‘Get it Moving’

By ANTHONY WARREN,

Several major road projects completed, nearly completed

Weather pending, crews are expected to wrap up work on a $4 million street repaving project in April.

The work, which includes repaving three Northside streets, is being funded with Jackson’s one-percent infrastructure sales tax, a sign that Mayor Chokwe Antar Lumumba is serious about showing residents that revenues from the tax are being well spent.

“One of the objectives I thought was important was to demonstrate the value of the tax and get it moving much faster than it had previously,” he said. “At this point, nearly every dollar is committed to some project.”

The tax was implemented in March 2014. Since then, the assessment has generated approximately $68.8 million.

Through December, $58 million had been obligated.

Thirteen projects included in the first-year master plan, approved in 2015, have been completed, while engineering work has wrapped up on six others.

Work is also finished on a $9.8 million neighborhood street repaving project and on a $4.7 million major thoroughfare overlay project.

Meanwhile, work continues on the North State Street Reconstruction Project, while repaving projects for another section of North State, East Northside Drive and Woodrow Wilson Avenue are expected to be bid out in a matter of weeks.

“There are projects in every ward that have been announced, so I’m looking forward to all of them being done,” Lumumba said.

Of first year projects, crews have finished water line replacement projects on Eastover Drive and Woodell Drive, bridge replacement projects along West Street, Robinson Road, Hanging Moss Road and Ready-Mix Drive, drainage improvements along Lynch Creek and Brookhollow Circle, and the resurfacing of Lofton Street.

Also, contractors repaired some 200 utility cuts in all four city precincts and completed work on a comprehensive drainage study.

Meanwhile, engineers drew up designs for drainage improvements for Eubanks Creek tributary six, Belhaven Creek and Eubanks Creek, and for Woodrow Wilson Avenue to Erie Street.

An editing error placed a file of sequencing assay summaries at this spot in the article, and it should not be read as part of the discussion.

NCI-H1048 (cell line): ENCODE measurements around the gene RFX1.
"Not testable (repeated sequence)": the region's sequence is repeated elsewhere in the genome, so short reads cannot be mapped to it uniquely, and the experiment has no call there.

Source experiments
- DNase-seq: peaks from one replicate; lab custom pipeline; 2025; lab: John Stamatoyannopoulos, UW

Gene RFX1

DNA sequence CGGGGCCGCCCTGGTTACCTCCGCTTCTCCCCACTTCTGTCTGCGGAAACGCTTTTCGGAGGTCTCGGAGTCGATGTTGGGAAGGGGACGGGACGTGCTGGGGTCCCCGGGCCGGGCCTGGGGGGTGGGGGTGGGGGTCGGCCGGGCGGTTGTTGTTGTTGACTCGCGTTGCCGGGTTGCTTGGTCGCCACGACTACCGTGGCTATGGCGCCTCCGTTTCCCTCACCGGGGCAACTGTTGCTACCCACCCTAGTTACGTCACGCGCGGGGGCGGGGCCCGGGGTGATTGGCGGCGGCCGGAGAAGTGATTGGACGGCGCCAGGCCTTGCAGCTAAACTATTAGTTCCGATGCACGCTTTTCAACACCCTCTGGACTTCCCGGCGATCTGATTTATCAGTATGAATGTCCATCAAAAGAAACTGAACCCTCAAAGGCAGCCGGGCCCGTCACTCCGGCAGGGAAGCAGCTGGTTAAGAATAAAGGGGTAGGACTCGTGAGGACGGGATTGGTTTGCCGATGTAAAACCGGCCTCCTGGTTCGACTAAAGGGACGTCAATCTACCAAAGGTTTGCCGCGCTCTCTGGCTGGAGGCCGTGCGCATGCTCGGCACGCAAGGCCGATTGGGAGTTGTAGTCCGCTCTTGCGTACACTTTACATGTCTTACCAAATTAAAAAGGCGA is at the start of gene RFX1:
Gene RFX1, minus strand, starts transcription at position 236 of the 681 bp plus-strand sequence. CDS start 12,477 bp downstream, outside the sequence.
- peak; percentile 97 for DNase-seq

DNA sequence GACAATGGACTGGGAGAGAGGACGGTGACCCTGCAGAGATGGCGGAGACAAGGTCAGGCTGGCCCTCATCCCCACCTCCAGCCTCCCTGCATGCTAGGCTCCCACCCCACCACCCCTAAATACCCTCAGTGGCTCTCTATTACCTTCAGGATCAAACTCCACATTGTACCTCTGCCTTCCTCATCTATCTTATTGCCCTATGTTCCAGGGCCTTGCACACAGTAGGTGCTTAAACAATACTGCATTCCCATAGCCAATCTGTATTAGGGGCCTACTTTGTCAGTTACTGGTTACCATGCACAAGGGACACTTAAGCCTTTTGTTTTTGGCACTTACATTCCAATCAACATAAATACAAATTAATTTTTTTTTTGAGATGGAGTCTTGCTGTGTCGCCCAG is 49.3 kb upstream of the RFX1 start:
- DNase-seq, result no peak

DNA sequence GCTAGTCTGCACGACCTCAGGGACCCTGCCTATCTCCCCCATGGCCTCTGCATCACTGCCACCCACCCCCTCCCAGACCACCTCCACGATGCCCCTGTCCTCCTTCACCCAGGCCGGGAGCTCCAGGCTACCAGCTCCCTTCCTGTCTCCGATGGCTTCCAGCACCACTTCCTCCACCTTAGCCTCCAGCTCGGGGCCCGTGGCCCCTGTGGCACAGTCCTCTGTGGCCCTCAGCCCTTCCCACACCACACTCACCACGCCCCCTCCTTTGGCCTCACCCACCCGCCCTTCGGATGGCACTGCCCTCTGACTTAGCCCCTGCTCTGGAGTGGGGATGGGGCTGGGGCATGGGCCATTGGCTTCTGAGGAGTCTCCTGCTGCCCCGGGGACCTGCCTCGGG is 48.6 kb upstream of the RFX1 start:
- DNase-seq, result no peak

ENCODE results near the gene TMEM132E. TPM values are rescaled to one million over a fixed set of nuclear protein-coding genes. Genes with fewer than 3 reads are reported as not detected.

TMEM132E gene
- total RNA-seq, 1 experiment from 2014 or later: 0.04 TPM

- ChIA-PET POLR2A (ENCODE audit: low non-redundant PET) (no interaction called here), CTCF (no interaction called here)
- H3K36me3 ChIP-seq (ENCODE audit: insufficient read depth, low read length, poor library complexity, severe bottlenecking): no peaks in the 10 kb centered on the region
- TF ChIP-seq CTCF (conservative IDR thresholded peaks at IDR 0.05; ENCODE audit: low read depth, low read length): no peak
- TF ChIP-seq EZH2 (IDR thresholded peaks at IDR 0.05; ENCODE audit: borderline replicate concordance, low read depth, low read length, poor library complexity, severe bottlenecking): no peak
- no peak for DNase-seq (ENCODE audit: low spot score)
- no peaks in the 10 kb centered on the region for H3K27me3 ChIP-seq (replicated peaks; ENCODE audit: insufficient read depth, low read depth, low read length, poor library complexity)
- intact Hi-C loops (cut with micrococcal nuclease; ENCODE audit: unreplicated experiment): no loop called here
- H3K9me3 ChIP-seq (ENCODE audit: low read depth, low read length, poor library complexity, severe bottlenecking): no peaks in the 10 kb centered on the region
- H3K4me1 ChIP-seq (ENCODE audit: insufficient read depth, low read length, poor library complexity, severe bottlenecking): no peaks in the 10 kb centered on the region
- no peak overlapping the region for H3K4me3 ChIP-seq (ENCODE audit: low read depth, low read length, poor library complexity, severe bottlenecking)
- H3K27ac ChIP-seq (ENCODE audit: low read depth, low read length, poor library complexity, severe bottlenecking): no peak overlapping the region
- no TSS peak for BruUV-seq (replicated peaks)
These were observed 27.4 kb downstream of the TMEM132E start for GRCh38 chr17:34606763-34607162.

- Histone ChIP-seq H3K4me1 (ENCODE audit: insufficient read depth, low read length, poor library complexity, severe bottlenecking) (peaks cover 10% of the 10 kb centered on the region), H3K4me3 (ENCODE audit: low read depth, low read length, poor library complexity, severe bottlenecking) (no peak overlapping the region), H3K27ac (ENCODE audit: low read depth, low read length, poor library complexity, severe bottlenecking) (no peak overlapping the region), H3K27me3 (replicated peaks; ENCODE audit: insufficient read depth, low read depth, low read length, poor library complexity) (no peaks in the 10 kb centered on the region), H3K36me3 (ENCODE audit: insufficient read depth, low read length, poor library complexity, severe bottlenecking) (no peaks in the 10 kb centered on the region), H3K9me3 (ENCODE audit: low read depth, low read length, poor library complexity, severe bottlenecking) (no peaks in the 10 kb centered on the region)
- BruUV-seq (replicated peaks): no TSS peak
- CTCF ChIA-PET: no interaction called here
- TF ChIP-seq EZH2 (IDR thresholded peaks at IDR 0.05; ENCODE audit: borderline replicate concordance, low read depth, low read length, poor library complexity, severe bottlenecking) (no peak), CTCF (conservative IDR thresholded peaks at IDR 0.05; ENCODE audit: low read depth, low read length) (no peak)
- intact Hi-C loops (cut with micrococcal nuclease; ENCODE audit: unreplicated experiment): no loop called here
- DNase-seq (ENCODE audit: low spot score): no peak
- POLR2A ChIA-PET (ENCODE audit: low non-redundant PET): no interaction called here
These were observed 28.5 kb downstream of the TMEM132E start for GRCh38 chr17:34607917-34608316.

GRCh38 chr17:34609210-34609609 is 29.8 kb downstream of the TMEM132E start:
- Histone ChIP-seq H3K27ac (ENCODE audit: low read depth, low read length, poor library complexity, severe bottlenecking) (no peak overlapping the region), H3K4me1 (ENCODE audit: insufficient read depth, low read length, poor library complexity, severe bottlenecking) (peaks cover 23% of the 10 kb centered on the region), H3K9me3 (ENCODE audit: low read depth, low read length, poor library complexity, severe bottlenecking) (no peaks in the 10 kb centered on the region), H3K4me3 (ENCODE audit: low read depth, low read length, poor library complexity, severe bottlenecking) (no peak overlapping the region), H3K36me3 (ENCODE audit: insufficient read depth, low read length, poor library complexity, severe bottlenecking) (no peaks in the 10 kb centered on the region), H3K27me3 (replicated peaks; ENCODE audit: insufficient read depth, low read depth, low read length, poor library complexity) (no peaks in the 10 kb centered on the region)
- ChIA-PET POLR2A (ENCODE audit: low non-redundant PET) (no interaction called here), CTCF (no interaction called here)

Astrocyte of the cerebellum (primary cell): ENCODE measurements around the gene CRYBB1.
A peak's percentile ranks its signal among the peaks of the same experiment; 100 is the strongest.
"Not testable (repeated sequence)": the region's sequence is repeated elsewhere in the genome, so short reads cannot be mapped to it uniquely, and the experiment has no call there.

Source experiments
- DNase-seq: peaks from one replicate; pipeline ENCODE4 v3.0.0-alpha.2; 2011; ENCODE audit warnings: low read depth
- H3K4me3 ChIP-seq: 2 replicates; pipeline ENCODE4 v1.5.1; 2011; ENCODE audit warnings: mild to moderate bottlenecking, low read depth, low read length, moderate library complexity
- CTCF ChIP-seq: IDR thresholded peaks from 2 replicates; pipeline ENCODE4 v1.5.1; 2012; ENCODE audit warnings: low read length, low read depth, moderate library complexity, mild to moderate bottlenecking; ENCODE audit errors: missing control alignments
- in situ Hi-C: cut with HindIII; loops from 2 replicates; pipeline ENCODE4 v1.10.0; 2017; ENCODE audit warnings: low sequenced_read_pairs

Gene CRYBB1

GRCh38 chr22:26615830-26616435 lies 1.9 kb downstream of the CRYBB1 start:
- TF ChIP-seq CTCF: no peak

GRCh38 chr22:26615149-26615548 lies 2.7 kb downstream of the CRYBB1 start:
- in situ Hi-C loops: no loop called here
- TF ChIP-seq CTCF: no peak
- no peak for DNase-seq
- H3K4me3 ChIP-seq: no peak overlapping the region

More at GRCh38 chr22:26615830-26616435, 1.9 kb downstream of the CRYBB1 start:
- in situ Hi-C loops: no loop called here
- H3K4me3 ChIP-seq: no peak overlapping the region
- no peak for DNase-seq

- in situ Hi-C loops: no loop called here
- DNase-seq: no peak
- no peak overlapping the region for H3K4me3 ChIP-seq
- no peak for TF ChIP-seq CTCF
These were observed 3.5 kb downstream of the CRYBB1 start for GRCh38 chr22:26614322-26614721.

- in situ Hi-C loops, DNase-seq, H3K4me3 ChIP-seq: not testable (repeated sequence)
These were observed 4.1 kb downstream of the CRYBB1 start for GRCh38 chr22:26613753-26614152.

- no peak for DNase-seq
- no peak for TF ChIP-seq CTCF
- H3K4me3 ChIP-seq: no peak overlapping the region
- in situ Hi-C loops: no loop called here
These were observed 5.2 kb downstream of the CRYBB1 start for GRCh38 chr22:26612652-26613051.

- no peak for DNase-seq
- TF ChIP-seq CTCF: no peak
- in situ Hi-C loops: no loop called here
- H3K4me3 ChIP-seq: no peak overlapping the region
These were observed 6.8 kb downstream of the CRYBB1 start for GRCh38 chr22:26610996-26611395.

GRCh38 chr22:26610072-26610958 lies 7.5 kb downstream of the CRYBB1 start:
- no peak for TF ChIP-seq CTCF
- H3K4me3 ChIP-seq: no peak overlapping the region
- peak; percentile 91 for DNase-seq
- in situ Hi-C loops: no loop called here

Specifications have also been drawn up for the second phase of the Eastover Drive water main replacement project, Lawrence Road water line improvements, and Hanging Moss Road water line improvements.

The commission has not set aside funding for the Eastover project and has de-obligated funding for the Lawrence Road and Hanging Moss Work, Engineering Manager Charles Williams said.

“We looked at money that was tied up in several projects that were not going forward for several years and looked at how we could take advantage of some lower-hanging fruit to give (people) some relief,” Lumumba said.

Lumumba said projects like Lawrence Road and Hanging Moss aren’t being abandoned and can likely be funded down the road.

In addition to projects laid out in the master plan, funds have also been used to help pave roads in time for the opening of the Two Mississippi Museums, as well as help address emergency water and sewer needs.

In late 2017, commissioners approved spending millions to repave several downtown streets to coincide with the opening of the Two Mississippi Museums.

A few months later, in March 2018, the commission gave Jackson $6.9 million in one-percent funds to reimburse the water system for making emergency water and sewer repairs dating back to September 2016, and in August, commissioners awarded Jackson a $7.25 million loan to make 15 emergency sewer main repairs.